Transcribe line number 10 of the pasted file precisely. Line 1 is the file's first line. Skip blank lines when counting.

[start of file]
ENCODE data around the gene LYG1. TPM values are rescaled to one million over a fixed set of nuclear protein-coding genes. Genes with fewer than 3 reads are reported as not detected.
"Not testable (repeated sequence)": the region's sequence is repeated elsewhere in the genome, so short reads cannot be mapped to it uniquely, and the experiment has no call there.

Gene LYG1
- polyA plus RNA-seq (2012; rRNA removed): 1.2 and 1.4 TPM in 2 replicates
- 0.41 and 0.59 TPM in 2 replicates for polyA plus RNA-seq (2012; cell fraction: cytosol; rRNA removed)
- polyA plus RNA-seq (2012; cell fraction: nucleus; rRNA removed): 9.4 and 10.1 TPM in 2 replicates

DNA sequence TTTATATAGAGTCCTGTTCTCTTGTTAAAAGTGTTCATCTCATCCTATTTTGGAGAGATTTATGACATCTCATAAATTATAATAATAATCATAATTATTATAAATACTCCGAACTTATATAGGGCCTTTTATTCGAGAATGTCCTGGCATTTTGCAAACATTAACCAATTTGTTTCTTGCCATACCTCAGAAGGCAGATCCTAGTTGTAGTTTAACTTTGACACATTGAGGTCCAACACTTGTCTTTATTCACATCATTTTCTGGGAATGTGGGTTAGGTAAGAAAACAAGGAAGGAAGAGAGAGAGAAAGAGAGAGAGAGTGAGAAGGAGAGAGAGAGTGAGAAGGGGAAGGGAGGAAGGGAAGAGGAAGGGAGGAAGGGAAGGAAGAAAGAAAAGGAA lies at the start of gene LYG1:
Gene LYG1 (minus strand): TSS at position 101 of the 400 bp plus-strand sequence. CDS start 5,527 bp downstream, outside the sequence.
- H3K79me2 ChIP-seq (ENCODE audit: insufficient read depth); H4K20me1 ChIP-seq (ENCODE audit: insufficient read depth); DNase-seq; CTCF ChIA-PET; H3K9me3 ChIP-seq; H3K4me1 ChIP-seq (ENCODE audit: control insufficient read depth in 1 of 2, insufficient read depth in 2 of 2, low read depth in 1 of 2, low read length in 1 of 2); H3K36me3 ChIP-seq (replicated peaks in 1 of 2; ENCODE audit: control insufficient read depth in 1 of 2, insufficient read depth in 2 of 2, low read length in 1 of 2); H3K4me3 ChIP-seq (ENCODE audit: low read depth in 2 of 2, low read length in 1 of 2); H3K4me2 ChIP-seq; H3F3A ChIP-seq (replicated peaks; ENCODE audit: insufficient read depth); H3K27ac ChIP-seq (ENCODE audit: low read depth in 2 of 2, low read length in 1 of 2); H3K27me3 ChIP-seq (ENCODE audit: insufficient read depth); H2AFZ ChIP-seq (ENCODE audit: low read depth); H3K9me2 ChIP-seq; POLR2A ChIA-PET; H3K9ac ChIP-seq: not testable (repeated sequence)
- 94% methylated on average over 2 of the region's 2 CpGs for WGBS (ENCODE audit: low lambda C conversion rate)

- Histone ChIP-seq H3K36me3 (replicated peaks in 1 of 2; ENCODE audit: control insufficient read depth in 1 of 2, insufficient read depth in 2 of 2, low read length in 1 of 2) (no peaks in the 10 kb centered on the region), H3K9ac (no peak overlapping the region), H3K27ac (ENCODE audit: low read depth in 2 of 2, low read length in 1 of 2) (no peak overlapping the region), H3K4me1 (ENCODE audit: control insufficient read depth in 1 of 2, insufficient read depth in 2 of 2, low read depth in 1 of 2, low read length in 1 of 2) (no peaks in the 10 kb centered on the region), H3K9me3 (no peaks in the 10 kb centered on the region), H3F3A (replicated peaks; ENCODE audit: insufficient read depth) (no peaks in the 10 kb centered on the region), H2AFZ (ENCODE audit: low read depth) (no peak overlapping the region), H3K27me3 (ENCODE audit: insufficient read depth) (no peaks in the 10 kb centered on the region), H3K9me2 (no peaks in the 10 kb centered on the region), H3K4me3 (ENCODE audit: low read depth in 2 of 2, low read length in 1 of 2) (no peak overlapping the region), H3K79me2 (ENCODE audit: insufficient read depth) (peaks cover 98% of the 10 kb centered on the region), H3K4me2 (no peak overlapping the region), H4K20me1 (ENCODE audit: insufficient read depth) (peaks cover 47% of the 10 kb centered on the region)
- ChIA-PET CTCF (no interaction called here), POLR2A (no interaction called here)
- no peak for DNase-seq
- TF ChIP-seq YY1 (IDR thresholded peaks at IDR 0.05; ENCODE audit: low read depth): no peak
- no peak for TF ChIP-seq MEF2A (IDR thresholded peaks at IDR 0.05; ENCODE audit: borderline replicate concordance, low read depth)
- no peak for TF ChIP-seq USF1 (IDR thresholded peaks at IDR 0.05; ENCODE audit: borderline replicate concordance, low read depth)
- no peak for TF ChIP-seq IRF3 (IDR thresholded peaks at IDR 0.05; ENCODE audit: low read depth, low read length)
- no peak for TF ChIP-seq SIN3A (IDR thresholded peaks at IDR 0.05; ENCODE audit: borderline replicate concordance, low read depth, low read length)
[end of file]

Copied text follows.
- 94% methylated on average over 2 of the region's 2 CpGs for WGBS (ENCODE audit: low lambda C conversion rate)